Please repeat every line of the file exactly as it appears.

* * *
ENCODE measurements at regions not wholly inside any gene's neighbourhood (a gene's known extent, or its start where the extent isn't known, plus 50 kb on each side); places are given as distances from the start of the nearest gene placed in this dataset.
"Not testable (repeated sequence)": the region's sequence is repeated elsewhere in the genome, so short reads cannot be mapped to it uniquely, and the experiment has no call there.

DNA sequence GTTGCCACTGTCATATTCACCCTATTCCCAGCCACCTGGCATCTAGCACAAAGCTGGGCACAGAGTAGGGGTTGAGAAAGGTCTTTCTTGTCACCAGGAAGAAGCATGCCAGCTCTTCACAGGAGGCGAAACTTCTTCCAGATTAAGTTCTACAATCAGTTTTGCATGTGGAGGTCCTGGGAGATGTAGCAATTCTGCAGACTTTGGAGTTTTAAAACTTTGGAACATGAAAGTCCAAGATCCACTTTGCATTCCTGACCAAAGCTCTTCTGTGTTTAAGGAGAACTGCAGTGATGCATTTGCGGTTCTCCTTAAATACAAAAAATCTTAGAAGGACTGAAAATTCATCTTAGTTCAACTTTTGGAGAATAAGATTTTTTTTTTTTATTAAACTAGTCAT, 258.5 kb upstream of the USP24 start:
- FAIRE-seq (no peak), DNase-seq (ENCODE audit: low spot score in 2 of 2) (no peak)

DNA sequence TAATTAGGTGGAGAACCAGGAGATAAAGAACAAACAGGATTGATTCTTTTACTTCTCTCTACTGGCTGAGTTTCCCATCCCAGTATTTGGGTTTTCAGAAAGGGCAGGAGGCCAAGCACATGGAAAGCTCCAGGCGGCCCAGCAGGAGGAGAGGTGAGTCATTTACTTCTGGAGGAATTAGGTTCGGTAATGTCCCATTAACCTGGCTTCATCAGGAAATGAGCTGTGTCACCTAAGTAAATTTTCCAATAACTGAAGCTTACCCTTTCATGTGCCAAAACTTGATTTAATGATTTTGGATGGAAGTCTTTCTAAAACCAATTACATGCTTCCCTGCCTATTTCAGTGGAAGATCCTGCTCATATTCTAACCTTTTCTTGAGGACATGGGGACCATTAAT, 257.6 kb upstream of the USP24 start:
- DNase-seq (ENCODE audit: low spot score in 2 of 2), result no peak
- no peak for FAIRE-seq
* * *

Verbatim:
ENCODE measurements at regions not wholly inside any gene's neighbourhood (a gene's known extent, or its start where the extent isn't known, plus 50 kb on each side); places are given as distances from the start of the nearest gene placed in this dataset.
"Not testable (repeated sequence)": the region's sequence is repeated elsewhere in the genome, so short reads cannot be mapped to it uniquely, and the experiment has no call there.

DNA sequence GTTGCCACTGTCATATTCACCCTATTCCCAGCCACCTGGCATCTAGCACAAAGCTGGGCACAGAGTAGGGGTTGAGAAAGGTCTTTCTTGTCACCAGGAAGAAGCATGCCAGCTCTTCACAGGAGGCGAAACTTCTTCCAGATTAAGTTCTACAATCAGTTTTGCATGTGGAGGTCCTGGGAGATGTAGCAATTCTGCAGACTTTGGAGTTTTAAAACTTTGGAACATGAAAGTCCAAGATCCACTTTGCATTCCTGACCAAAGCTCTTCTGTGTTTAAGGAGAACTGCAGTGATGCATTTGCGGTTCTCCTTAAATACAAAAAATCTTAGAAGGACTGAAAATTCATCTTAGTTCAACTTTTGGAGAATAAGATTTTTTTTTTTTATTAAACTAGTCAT, 258.5 kb upstream of the USP24 start:
- FAIRE-seq (no peak), DNase-seq (ENCODE audit: low spot score in 2 of 2) (no peak)

DNA sequence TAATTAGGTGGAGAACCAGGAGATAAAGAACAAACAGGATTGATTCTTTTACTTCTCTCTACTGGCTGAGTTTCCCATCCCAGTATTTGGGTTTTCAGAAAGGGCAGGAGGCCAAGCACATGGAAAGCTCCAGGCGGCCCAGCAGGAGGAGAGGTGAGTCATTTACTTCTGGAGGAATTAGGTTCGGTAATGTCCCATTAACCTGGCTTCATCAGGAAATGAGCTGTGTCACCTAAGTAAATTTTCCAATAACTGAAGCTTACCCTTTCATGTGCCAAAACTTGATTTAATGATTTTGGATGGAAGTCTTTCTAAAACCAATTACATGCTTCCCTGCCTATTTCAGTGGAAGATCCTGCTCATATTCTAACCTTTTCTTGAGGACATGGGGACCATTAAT, 257.6 kb upstream of the USP24 start:
- DNase-seq (ENCODE audit: low spot score in 2 of 2), result no peak
- no peak for FAIRE-seq